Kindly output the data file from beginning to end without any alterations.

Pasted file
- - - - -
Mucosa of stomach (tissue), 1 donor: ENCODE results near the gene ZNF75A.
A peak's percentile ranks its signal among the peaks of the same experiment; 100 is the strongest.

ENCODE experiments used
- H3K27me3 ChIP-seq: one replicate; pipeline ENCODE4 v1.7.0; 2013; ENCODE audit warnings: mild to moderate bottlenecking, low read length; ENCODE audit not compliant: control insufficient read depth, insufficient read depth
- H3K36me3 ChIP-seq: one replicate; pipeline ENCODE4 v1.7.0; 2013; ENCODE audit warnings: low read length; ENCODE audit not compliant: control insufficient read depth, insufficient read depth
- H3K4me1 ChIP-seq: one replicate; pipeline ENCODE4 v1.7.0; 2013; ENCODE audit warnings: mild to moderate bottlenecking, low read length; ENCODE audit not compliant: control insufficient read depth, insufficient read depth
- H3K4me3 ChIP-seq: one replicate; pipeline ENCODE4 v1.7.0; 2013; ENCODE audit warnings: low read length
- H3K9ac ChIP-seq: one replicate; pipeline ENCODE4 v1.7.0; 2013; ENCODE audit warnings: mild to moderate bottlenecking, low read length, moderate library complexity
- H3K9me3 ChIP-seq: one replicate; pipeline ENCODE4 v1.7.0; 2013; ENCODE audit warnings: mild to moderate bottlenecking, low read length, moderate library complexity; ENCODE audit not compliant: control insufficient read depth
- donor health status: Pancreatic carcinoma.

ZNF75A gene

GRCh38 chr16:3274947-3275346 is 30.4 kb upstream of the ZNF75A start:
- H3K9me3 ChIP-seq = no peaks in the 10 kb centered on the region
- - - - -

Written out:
Mucosa of stomach (tissue), 1 donor: ENCODE results near the gene ZNF75A.
A peak's percentile ranks its signal among the peaks of the same experiment; 100 is the strongest.

ENCODE experiments used
- H3K27me3 ChIP-seq: one replicate; pipeline ENCODE4 v1.7.0; 2013; ENCODE audit warnings: mild to moderate bottlenecking, low read length; ENCODE audit not compliant: control insufficient read depth, insufficient read depth
- H3K36me3 ChIP-seq: one replicate; pipeline ENCODE4 v1.7.0; 2013; ENCODE audit warnings: low read length; ENCODE audit not compliant: control insufficient read depth, insufficient read depth
- H3K4me1 ChIP-seq: one replicate; pipeline ENCODE4 v1.7.0; 2013; ENCODE audit warnings: mild to moderate bottlenecking, low read length; ENCODE audit not compliant: control insufficient read depth, insufficient read depth
- H3K4me3 ChIP-seq: one replicate; pipeline ENCODE4 v1.7.0; 2013; ENCODE audit warnings: low read length
- H3K9ac ChIP-seq: one replicate; pipeline ENCODE4 v1.7.0; 2013; ENCODE audit warnings: mild to moderate bottlenecking, low read length, moderate library complexity
- H3K9me3 ChIP-seq: one replicate; pipeline ENCODE4 v1.7.0; 2013; ENCODE audit warnings: mild to moderate bottlenecking, low read length, moderate library complexity; ENCODE audit not compliant: control insufficient read depth
- donor health status: Pancreatic carcinoma.

ZNF75A gene

GRCh38 chr16:3274947-3275346 is 30.4 kb upstream of the ZNF75A start:
- H3K9me3 ChIP-seq = no peaks in the 10 kb centered on the region